And he says those facts became even clearer when Hank Few's toxicology report came back months later showing his primary cause of death as methamphetamine toxicity.
"Based upon the evidence and the investigation that we completed, I don't think there was any foul play," said Capt. Queen.
Case closed, in the eyes of the law. Not even close, for Donna.
In the months after Hank Few's death, Donna Few starts her own investigation, chasing down rumors, questioning alleged witnesses and even uncovering what she claims amounts to multiple confessions.
Now, as part of a wrongful death lawsuit filed three years after Hank's demise, Donna claims she has more than enough evidence to prove her son was murdered, and she's about to reveal it all to Crime Watch Daily.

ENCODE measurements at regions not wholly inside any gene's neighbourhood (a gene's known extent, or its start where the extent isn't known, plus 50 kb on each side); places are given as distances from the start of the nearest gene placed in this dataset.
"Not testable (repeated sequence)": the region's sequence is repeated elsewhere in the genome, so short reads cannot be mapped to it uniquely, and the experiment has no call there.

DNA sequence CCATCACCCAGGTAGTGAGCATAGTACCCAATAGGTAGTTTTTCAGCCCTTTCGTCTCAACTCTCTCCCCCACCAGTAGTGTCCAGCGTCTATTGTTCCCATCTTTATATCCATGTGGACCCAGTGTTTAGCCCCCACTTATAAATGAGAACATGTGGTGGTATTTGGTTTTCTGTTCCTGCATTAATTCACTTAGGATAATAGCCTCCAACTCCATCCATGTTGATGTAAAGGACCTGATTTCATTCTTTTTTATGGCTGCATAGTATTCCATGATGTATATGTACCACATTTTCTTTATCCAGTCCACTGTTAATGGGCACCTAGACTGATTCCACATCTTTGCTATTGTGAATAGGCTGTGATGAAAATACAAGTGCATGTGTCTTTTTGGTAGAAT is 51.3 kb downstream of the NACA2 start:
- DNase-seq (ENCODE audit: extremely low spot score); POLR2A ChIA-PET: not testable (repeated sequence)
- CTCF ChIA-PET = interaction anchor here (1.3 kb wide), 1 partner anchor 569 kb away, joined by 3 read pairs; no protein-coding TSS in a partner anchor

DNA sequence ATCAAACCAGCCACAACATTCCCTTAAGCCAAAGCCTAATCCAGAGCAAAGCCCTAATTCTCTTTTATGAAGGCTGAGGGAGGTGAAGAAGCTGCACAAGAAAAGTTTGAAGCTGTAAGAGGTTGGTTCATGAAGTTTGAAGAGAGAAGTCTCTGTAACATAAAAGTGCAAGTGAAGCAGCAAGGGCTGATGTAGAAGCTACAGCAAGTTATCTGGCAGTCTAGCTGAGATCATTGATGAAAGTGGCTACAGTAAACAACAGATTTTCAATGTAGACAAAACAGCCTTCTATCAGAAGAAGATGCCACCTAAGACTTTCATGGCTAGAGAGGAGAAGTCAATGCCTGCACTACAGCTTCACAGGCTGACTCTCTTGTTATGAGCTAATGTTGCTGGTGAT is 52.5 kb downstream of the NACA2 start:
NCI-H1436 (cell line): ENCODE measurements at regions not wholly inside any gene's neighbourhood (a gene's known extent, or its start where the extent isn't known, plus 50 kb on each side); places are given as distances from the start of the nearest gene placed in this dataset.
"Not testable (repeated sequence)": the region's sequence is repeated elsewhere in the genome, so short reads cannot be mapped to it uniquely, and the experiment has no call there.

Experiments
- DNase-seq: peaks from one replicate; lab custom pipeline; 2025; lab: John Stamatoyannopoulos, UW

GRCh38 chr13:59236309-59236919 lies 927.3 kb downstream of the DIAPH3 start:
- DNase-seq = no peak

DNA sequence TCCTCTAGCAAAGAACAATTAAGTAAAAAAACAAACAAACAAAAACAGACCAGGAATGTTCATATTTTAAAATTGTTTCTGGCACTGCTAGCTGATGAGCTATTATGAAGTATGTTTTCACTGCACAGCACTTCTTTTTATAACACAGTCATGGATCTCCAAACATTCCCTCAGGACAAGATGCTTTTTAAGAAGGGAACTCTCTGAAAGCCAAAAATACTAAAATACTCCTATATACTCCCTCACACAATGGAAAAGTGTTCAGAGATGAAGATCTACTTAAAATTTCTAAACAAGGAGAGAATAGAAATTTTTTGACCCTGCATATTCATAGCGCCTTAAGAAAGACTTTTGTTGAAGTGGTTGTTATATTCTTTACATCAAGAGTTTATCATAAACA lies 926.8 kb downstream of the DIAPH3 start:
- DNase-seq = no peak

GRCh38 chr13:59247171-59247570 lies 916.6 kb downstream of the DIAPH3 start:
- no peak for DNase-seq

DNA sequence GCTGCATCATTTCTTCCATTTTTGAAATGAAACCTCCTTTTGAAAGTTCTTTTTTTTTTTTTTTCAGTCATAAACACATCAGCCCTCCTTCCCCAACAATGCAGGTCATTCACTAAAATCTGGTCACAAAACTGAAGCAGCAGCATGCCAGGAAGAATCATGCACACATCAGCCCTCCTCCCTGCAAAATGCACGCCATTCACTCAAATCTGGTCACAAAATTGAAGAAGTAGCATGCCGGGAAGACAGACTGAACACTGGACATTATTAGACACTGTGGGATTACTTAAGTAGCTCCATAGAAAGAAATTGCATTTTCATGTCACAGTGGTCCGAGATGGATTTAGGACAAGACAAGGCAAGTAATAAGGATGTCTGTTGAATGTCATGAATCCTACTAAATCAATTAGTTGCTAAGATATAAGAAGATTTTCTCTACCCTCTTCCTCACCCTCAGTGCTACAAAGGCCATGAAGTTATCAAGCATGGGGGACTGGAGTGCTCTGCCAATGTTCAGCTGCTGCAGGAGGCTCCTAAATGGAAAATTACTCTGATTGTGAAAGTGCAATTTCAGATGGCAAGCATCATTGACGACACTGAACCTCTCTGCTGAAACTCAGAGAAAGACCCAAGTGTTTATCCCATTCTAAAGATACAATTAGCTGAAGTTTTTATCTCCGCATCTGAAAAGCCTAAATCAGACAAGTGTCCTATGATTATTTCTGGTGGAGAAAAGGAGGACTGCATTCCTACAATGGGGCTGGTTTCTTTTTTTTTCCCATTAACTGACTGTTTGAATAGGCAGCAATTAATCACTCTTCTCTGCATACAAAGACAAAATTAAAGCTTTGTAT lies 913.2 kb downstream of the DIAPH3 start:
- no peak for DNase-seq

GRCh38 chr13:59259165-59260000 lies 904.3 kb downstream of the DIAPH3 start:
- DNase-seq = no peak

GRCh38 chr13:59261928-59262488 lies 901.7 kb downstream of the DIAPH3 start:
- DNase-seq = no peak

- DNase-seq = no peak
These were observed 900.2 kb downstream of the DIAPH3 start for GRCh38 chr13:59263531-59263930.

Donna Few has filed a wrongful death lawsuit against at least 10 suspected conspirators. Though all accused have denied her claims, Donna believes the case for murder starts with Hank's phone, the one he left behind with his girlfriend Kelsey "KK" Mason.
Records show that very shortly after Hank supposedly walked off without that phone, someone made a 46-minute phone call to a friend of Kelsey's named Scott Stepp.
As part of the discovery phase of Donna Few's civil suit, she deposed him just weeks ago.
"Kelsey called you from Hank's phone on 10/9 at 7:32 for 46 minutes, it says," Donna asks in a recorded deposition.
"No. She talked to me for five to 10 minutes," Stepp answers.
"Well you can't dispute a phone bill from Verizon," say Donna.
"Well I'm not disputing nothing. I'm not on trial here either," says sTepp.
A contentious beginning, but even though Stepp questions the length of the call, he does admit Kelsey rang that evening.